Additional Activities

Emotions and Moods

Activity 1:

Take a small notepad with you all day long on a day of your choosing, from the time you wake up until the time you go to sleep. On this notepad, jot down your emotions any time you feel one. Do not second-guess that you are having an emotion, or wonder where it is coming from. Just take note of it. Your notepad should be filled with simple emotion words. For example, your notepad from the time you wake up until the time you eat lunch may look like this: happy, happy, joyful, frustrated, frustrated, happy. You do not need to note the duration of each emotion, just note the onset of each. At the end of the day, you should have a long list of emotion words. Now identify each of those words as positive or negative in valence and tally how many positive words you have as compared to negative words. Of which do you have more? Why do you think that is? Are you satisfied with the emotions you felt during the day, or would you like to alter them? Do you think you could do so? Write two to three paragraphs analyzing the emotion words you jotted down and reflect on the questions above.

Activity 2:

Do you think you are in a predominantly negative mood in your daily life, or predominantly positive mood? Are you a "glass half empty" or a "glass half full" kind of person? How about those around you? What are the predominant moods or your parents, your siblings, and your friends? Why do you have the predominant mood that you have? Is it something intrinsic to you, such as you were simply born that way, or do you think you learned your predominant mood from those around you? Could you change your predominant mood if you wanted to? If so, how? Write a three to four paragraph journal entry addressing these questions.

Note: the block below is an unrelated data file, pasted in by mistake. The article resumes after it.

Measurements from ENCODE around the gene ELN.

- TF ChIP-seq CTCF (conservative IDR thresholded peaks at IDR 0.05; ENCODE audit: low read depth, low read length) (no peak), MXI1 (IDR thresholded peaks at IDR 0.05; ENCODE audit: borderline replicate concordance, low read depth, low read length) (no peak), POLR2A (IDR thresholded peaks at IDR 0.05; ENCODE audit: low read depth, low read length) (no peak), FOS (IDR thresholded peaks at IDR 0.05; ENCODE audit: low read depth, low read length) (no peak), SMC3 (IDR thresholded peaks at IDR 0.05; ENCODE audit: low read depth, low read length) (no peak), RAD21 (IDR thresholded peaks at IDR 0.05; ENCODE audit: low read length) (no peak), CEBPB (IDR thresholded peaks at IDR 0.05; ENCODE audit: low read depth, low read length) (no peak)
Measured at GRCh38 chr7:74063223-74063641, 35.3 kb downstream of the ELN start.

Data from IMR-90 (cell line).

Activity 3:

Find an elderly person whom you admire and ask him or her for an interview. Develop at least twelve questions to ask, designed to discuss the person's view of his or her own emotions and moods. For example, what has this person learned about emotions and moods over a long lifetime? What advice could this person give a young individual on the subject of emotions and moods? Write down the answers that this person provides during the interview. Afterward, write a reflective paragraph on your feelings about the interview, your thoughts about the person's life, and how you might be able to incorporate some of the advice given into your own life.

Register to view this lesson

Are you a student or a teacher?

Unlock Your Education

See for yourself why 30 million people use Study.com

Become a Study.com member and start learning now.
Become a Member  Back
What teachers are saying about Study.com
Try it risk-free for 30 days

Earning College Credit

Did you know… We have over 200 college courses that prepare you to earn credit by exam that is accepted by over 1,500 colleges and universities. You can test out of the first two years of college and save thousands off your degree. Anyone can earn credit-by-exam regardless of age or education level.

To learn more, visit our Earning Credit Page

Transferring credit to the school of your choice

Not sure what college you want to attend yet? Study.com has thousands of articles about every imaginable degree, area of study and career path that can help you find the school that's right for you.

Create an account to start this course today
Try it risk-free for 30 days!
Create an account
Support